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This Gengo English lesson is all about making a good first impression-- in other words, meeting someone and making them interested in getting to know you better! In the dialogue, Zo and the girl sitting next to him introduce themselves to one another. Will they make good first impressions and become friends? Keep listening to the lessons and find out! What are some things you do to make a good first impression?

EnglishClass101.comVerified
Thursday at 9:08 pm
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Hi Sudhanshu Maurya,


Thank you so much for your kind words, we are very happy! ❤️️

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Sudhanshu Maurya
Saturday at 11:46 am
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Hi.. Dear

That is great app really really I am very impress with the help improve our communication skills thank you so much....... 🌺🌺🙃🌺🌺🌺

EnglishClass101.comVerified
Tuesday at 8:04 pm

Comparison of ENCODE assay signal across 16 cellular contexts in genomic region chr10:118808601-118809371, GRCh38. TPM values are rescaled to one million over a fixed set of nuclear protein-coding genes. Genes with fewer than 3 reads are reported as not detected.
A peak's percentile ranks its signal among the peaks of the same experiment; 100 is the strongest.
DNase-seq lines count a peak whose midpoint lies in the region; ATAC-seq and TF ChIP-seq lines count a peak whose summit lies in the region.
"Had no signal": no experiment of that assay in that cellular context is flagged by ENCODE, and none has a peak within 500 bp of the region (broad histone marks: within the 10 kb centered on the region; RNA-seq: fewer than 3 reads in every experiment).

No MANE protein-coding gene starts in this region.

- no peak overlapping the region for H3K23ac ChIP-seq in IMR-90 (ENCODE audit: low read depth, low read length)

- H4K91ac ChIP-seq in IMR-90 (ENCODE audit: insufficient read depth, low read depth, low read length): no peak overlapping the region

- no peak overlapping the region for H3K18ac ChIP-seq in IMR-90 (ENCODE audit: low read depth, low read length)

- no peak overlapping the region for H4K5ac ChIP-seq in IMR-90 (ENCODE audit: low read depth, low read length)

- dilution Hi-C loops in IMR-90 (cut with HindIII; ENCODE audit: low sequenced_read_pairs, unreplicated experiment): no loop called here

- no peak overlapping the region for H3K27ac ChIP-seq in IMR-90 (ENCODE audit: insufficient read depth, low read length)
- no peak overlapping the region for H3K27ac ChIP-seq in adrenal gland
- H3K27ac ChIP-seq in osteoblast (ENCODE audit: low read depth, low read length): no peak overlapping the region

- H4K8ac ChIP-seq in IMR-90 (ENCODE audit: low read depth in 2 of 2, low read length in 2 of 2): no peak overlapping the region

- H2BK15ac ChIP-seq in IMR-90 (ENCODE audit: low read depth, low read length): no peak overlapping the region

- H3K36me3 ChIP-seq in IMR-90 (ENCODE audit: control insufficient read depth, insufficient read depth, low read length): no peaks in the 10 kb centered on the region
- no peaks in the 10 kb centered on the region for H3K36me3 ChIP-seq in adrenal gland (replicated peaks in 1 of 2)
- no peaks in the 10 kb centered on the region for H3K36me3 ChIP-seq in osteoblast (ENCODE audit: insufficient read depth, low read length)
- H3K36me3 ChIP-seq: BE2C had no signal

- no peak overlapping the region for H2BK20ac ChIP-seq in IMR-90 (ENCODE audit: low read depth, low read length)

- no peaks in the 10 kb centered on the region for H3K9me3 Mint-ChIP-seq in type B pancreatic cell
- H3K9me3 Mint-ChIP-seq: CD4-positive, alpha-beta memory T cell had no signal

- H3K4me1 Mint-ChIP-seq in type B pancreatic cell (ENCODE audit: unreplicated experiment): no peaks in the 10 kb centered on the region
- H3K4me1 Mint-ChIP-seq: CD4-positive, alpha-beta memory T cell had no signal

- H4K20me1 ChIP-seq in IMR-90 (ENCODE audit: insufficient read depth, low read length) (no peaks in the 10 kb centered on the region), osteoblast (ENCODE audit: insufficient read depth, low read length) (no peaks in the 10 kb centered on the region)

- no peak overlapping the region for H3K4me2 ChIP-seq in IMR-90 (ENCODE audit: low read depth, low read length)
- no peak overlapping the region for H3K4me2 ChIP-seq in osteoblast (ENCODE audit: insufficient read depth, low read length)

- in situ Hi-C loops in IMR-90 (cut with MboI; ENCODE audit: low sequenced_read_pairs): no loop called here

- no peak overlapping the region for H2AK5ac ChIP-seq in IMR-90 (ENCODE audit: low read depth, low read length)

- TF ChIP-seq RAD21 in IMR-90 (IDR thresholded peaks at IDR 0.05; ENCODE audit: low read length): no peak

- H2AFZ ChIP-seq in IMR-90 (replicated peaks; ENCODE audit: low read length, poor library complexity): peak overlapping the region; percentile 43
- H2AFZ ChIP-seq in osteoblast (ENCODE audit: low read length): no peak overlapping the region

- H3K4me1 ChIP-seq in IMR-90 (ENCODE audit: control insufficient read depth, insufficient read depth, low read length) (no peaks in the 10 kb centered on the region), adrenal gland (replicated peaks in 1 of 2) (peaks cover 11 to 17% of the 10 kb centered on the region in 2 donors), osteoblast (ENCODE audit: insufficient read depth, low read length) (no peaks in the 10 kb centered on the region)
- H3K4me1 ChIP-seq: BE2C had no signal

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Hi Anissa,


Please check out the [Take quiz] in the [Vocabulary] tab. There are review and writing questions so you can check out your progress on each lesson. 👍


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Anissa
Saturday at 10:23 am
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Hello

I'm confused about assignment , where I answer the questions? in comments or somewhere else ? I couldn't find it

Anissa
Friday at 11:51 am
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Thanks

EnglishClass101.comVerified
Wednesday at 7:43 pm
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Hi Teng,


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Teng
Tuesday at 1:22 pm
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Hi Teacher

The First time, I was a little confused about Assignments in each lesson But the instructor suggested So I made a new one Now to do every new thing. Thank you for your advice.


Sincerely,

Teng

Teng
Monday at 9:06 pm
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The Gengo English lesson is all about making a good first impression for learning lesson to me. Thank for the EnglishClass101.com team.


Have a nice day.


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Hi Anbu,


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Anbu
Thursday at 5:26 am
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Thank you so much